British company Delphi Automotive, working with Singapore authorities, hopes to launch a fully automated taxi service in Singapore by 2022
2 August 2016

British automotive technology supplier Delphi Automotive is to begin public tests of a fleet of automated taxis in Singapore next year. 

The firm, based in Kent, is preparing a fleet of Audi vehicles with automated driving and mapping systems to operate around a four-mile route of the one-north business park in the Queenstown area of the city.

The three-year pilot is in collaboration with the Singapore Land Transit Authority (SLTA), which aims to launch an operational automated taxi service, using electric vehicles, by 2022. 

The test is part of the Singapore Autonomous Vehicle Initiative (SAVI), which was formed in 2014 to provide a test bed for automated driving providers and stakeholders. Delphi is a partner in the initiative. 

The SLTA hopes this test will help develop technology to assist commuters on the first and last mile of their journeys, covering the distance between home or work and mass transit stations. 

As well as trialling the vehicle navigation and driving systems, Delphi plans to use the test to develop cloud-based mobility-on-demand software, which can be used by the public to call a vehicle to their location using their mobile phones. 

“When we think about cloud-based services today, they are very well developed for mobile phones,” said Glen De Vos, vice president of Delphi Services. “You have tremendous options for your mobile phone, whether it’s making reservations or shopping, news feeds or sports scores. The car doesn’t really have any of that. We’re talking about bringing that into the car as you make your plans. That can be getting from point A to point B for dinner, for meeting friends, making a trip, and the intent is to integrate those.”

Delphi is not the only firm looking hard at automated driving systems which could replace traditional taxis or ride-hailing services. Uber has poured $500 million into a mapping project and has been testing a self-driving Ford Fusion in the US, while its competitor Lyft is working on a similar project with General Motors.

Phill Tromans


Our Verdict

Aud A4

All-new Audi A4 zeroes in on efficiency, technology and quality but is it enough to drive buyers away from the BMW 3 Series and Mercedes-Benz C-Class?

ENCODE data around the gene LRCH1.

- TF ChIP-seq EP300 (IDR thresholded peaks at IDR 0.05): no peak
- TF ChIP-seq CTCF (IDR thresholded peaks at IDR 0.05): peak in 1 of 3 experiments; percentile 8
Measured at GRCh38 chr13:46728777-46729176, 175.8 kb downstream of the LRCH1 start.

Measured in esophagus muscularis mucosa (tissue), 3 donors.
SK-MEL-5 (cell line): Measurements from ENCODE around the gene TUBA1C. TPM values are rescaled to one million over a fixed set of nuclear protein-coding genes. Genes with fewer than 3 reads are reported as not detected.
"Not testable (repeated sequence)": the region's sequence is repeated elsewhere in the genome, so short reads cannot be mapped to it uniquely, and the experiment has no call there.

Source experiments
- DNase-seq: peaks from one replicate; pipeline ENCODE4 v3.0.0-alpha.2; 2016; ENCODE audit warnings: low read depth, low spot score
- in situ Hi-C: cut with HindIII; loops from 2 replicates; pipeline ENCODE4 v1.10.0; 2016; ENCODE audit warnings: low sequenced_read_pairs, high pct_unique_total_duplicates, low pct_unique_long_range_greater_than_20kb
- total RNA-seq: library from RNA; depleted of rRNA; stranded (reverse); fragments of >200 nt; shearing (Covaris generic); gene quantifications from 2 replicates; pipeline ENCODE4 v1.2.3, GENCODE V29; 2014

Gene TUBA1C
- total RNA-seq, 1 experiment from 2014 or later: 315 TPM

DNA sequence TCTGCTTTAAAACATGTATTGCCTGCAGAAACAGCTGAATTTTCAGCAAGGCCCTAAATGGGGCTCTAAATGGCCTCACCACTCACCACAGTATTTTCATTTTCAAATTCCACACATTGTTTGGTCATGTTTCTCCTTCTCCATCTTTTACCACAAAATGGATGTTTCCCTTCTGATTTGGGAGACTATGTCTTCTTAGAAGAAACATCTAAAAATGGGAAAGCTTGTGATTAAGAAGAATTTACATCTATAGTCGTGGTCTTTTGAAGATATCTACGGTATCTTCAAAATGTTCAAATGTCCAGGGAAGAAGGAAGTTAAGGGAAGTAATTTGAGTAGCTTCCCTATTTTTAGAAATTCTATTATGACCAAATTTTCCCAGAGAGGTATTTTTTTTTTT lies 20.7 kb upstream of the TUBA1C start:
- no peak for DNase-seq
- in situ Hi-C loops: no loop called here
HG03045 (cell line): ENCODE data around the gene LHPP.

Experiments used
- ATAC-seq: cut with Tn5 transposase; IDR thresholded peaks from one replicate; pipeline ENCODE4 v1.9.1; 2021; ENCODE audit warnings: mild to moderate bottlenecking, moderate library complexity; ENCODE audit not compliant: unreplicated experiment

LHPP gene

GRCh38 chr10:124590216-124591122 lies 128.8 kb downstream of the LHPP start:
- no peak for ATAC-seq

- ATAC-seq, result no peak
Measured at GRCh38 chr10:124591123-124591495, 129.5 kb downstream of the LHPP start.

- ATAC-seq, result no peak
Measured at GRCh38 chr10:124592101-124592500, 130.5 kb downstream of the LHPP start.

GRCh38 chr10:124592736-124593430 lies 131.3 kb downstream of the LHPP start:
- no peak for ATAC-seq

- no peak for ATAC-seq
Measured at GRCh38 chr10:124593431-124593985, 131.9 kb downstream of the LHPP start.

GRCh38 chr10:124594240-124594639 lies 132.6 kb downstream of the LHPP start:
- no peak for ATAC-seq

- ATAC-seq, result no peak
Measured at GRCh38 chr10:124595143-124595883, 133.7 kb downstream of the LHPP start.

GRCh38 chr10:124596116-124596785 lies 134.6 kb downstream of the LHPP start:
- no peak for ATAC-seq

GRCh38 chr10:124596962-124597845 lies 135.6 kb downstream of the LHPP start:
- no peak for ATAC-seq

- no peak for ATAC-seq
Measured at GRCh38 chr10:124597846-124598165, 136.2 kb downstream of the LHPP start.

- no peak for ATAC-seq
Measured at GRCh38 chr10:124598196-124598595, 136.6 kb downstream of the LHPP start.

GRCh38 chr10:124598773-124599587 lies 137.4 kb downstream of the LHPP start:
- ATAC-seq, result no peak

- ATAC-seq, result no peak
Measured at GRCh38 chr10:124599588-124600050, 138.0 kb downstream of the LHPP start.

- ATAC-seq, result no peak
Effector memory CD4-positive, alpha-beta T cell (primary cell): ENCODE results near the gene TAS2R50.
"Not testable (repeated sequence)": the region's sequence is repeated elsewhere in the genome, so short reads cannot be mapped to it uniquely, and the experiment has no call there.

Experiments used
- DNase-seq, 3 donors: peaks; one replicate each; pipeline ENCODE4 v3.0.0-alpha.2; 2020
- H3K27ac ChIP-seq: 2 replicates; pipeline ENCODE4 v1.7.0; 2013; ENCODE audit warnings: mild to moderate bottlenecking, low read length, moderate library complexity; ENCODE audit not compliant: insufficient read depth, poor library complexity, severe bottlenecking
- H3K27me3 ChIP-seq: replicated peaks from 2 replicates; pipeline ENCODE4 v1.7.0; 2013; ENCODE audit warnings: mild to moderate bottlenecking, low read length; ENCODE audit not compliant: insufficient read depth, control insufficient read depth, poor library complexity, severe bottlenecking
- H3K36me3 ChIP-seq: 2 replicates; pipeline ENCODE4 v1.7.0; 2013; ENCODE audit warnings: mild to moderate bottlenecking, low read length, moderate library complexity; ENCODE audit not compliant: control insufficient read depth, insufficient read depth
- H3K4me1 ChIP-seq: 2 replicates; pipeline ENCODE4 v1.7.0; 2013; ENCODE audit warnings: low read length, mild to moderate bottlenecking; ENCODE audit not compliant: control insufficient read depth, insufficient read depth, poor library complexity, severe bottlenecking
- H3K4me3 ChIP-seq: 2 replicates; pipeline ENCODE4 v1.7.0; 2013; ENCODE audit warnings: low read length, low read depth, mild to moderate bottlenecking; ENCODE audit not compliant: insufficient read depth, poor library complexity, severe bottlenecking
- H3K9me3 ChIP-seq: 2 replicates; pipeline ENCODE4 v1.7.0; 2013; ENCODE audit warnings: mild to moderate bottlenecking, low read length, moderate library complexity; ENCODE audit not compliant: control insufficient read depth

Join the debate


2 August 2016
Delphi is only British in that, after it's turnaround exiting bankruptcy protection, it incorporated itself in the UK for tax purposes, but in real terms it remains an American company with its operating headquarters in suburban Detroit (Troy, MI).

After all, it's what's left of the mighty GM Automotive Components Group, now leaner and with a much more global footprint.

Ps. FCA is also not British, they remain italoamerican no matter where their fiscal HQ are (in the City of London in this case)

Add your comment

Log in or register to post comments

Find an Autocar car review

Driven this week

  • Skoda-Karoq 2.0 TDI 4x4
    First Drive
    16 October 2017
    Diesel version of Skoda’s junior SUV is unobtrusive and undemanding, but we’d still go for the silkier petrol version of the Karoq
  • Audi Q7 e-tron
    First Drive
    16 October 2017
    Expensive and flawed but this understated diesel-electric Audi Q7 has a lot to offer
  • Citroën C3
    First Drive
    16 October 2017
    Is the third gen Citroën C3 ‘fresh and different’ enough to take on its supermini rivals? We spend six months with one to find out
  • BMW X3
    First Drive
    15 October 2017
    A satisfying rework of the X3 that usefully improves its handling, cabin finish, space and connectivity to make this BMW a class front-runner again
  • Vauxhall Insignia Country Tourer
    First Drive
    13 October 2017
    Off-road estate is now bigger, more spacious and available with torque-vectoring all-wheel drive, but is it enough to make its German rivals anxious?